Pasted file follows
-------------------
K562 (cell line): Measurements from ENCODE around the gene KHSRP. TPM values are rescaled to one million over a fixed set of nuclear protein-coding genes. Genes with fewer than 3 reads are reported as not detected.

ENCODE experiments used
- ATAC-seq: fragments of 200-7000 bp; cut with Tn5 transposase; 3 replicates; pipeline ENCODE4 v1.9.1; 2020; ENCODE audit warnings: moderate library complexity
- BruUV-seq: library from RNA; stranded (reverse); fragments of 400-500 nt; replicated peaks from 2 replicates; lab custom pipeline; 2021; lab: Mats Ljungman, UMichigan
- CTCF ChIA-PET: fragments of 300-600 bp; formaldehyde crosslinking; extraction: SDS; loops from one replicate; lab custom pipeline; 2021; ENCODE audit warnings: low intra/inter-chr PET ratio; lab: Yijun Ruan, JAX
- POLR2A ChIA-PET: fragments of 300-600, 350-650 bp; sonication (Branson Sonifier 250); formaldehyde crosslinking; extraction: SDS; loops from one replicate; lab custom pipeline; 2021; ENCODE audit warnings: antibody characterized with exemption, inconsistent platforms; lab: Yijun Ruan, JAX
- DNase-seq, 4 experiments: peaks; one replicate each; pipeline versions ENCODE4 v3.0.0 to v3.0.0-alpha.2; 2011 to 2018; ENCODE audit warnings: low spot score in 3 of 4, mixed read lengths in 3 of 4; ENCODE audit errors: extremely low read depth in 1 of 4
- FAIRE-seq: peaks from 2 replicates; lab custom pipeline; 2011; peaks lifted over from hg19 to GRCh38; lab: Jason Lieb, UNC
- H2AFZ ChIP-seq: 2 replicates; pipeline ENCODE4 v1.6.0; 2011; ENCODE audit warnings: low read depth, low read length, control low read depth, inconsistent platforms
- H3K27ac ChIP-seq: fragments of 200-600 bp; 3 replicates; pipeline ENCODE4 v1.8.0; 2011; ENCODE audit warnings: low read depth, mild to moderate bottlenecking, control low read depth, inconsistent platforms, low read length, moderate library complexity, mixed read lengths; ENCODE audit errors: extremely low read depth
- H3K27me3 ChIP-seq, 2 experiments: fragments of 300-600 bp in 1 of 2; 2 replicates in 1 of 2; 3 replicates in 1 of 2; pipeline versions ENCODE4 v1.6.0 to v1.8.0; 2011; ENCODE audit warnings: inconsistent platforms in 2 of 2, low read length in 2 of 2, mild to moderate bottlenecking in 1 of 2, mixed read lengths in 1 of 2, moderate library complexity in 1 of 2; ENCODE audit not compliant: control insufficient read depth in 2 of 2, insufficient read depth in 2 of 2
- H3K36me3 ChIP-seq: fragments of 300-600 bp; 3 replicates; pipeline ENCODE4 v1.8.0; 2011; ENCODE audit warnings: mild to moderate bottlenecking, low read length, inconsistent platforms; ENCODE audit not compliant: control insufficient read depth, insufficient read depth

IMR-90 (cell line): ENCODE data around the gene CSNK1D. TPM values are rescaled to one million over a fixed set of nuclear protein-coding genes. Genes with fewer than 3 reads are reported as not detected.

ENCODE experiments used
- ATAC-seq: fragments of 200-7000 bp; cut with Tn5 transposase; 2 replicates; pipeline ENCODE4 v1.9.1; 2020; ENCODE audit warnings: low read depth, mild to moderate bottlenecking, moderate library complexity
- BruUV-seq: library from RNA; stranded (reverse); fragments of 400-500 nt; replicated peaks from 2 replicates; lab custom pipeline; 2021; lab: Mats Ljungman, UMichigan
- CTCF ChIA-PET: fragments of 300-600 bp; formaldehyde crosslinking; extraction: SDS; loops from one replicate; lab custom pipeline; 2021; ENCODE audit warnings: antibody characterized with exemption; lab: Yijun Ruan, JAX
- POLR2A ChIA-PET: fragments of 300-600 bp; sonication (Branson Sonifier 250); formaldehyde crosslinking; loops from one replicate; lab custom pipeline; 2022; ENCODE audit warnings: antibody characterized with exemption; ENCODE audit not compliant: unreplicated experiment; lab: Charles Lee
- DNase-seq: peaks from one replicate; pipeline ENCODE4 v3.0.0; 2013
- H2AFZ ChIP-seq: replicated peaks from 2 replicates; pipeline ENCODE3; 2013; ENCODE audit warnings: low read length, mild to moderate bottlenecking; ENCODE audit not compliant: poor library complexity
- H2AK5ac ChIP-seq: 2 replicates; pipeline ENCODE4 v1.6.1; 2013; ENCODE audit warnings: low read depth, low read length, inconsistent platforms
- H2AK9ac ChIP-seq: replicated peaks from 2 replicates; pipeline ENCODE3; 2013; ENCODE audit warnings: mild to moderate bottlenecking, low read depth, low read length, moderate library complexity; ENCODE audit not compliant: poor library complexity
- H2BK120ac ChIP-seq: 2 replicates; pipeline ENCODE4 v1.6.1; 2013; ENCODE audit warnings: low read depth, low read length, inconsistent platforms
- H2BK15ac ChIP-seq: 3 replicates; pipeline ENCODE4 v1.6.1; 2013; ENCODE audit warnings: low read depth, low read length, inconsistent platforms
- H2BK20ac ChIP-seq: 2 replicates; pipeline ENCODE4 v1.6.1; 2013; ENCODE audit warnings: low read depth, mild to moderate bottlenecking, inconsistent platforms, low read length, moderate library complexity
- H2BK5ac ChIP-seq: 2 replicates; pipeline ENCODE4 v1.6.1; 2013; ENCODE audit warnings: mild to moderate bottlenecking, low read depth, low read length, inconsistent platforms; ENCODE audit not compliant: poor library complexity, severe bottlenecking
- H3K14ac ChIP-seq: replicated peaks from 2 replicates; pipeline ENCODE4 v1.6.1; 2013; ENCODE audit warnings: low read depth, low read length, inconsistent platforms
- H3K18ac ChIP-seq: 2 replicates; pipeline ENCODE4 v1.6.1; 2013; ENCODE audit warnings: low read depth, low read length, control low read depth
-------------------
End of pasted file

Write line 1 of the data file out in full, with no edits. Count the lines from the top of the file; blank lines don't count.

K562 (cell line): Measurements from ENCODE around the gene KHSRP. TPM values are rescaled to one million over a fixed set of nuclear protein-coding genes. Genes with fewer than 3 reads are reported as not detected.